EDITORIAL: Has our society changed?

Seven days with Andrew Eales
Seven days with Andrew Eales

AUSTRALIA'S record of mass shootings is remarkable in the years since Martin Bryant heaped so much anguish on visitors to Port Arthur.

There have been few mass shootings and a clear reduction in suicide deaths by firearms.

Then Prime Minister John Howard created a perfect storm for defection from his political heartland when he proposed the gun buyback scheme after the perilous events of 1996.

In the decade before the gun buyback, there was an average of one mass shooting every year in Australia. In the decade that followed, there were none.

In states where more guns were returned through the buyback policy, the death rate was more acutely reduced.

There's plenty - more than 33,000 firearms, of varying shapes and sizes, are registered in the wider Ballarat region and almost 700,000 across the state.

The type of weapons is also interesting, with 18,000 rifles, 10,000 shotguns and almost 900 handguns registered in the Ballarat region. The reaction to the story was fascinating.

There were plenty of pro-gun commentators who saw publishing the data as suggesting that there needs to be a further clampdown on firearm ownership.

However, there hasn't been a push for such action in Australia, except in commentary related to gun laws in the United States.

It does remain a sensitive topic.

Liberal Democratic David Leyonhjelm formally joined the Australian Senate earlier this week and has strong views on the gun landscape in Australia. He has been quoted widely recently, including this from the Australian Financial Review: "The full truth is that Australia's close neighbour New Zealand - a country very similar to Australia in history, culture, and economic trends - has experienced an almost identical time period with no mass shooting events despite the ongoing widespread availability of the types of firearms Australia banned.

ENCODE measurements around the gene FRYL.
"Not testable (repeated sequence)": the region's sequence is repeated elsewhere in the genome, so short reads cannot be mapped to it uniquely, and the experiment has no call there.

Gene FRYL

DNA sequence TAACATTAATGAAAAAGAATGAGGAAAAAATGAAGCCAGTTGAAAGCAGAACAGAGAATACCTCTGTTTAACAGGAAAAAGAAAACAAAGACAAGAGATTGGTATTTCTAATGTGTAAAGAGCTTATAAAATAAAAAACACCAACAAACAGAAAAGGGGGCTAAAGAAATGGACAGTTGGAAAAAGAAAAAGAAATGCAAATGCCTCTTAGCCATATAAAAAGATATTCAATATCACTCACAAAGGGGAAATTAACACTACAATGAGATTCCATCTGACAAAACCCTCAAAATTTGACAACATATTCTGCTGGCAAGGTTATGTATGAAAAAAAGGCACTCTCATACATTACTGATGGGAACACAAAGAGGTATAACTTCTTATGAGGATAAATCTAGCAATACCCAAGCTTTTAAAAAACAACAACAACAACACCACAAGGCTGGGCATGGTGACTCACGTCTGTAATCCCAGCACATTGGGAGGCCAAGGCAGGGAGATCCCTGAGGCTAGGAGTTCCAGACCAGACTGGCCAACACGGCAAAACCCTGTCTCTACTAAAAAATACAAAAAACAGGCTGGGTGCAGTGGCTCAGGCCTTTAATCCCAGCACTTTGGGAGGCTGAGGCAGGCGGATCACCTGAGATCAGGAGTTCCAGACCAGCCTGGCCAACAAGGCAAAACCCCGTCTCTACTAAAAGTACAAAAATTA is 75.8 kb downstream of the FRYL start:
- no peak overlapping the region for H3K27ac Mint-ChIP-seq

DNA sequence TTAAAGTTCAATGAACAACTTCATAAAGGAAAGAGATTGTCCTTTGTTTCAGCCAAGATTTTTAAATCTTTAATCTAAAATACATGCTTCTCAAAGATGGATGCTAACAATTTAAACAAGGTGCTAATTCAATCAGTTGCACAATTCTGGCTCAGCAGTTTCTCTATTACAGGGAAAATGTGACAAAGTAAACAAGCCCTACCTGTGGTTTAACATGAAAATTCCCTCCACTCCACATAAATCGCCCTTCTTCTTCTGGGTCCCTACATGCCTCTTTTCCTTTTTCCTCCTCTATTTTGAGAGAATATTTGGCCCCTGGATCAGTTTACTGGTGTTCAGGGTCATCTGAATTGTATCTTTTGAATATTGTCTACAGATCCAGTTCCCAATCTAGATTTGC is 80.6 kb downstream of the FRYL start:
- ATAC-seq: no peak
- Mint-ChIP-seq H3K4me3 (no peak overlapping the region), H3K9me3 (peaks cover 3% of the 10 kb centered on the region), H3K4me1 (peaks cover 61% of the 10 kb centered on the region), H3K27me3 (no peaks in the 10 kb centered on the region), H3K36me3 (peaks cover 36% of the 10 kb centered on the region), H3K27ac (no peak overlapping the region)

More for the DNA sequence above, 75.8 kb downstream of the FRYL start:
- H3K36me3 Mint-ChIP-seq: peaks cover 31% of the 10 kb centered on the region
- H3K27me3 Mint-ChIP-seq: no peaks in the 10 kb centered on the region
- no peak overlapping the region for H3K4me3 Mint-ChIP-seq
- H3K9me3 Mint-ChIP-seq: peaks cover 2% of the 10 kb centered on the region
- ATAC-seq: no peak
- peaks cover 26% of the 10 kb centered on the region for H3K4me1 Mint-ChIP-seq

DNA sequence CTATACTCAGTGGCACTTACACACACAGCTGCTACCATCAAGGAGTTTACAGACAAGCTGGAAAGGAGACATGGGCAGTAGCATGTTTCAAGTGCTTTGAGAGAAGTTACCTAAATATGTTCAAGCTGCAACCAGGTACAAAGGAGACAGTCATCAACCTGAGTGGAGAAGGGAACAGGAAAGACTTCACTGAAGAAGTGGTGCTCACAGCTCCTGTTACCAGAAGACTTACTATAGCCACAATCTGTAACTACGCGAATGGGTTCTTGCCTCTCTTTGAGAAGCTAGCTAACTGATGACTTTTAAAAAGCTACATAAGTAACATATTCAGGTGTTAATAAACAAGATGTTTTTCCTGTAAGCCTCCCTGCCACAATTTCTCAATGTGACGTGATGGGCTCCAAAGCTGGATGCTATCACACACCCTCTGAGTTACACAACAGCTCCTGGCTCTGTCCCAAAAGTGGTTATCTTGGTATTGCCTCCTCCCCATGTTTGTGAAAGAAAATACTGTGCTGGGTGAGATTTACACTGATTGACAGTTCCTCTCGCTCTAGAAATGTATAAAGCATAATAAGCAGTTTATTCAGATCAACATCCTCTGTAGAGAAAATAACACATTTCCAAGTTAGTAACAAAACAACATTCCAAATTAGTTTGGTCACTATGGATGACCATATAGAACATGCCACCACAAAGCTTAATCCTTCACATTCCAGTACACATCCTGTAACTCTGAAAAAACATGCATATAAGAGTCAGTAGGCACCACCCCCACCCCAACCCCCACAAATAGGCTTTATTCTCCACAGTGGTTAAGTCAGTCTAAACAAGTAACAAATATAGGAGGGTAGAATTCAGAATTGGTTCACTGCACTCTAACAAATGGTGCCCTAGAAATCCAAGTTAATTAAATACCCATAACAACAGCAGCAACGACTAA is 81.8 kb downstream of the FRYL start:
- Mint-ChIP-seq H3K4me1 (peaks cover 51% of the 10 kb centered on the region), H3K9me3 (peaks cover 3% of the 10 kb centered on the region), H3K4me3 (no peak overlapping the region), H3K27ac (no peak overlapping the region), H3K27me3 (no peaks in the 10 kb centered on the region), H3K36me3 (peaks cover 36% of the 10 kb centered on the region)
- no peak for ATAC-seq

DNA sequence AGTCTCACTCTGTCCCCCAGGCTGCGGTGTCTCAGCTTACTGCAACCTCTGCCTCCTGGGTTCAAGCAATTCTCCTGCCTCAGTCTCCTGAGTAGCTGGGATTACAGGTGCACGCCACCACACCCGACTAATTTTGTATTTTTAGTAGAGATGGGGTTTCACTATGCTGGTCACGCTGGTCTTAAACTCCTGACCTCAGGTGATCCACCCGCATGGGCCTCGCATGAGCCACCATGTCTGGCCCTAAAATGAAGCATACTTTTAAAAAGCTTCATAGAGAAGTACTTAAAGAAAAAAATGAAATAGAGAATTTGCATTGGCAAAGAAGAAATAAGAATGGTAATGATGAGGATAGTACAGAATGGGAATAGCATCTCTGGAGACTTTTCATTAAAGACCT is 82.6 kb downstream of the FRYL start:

"The gun laws have made no difference to the level of homicides, up or down. Their impact on suicides is less clear, but there has probably been no impact apart from method substitution.

"The bottom line is we are suffering under draconian gun laws that treat us like criminals in waiting, with zero public benefit but substantial public cost."

It would be interesting to delve into the extent of the "public cost" as described by the senator but mostly, what underpins his argument is more worthy of consideration.

It's that since Port Arthur, changes to our society might have impacted the number of deaths associated with firearms as much as the buyback.

When you consider the 700,000 registered guns, and who knows how many on the black market, maybe, just maybe, we've grown as a people.

IT'S a great victory for Ballarat that the Sovereigns, the renamed and revitalised premier netball team, will remain in Victoria's top flight competition.

Sporting groups, and the community more broadly, have combined in support of the Sovereigns and the efforts of those closely involved should be recognised after the team was effectively made to prove why it should remain in the state league competition.

Maintaining a team at this level provides a pathway for promising Ballarat netballers and those across the western region. And, it encourages young people to stay active.

It's cause for celebration but also reflection that now the hard work begins. For the Sovereigns to succeed, the lessons learned through the re-application process must be transferred to a structure and approach sustainable on, and off, the court.


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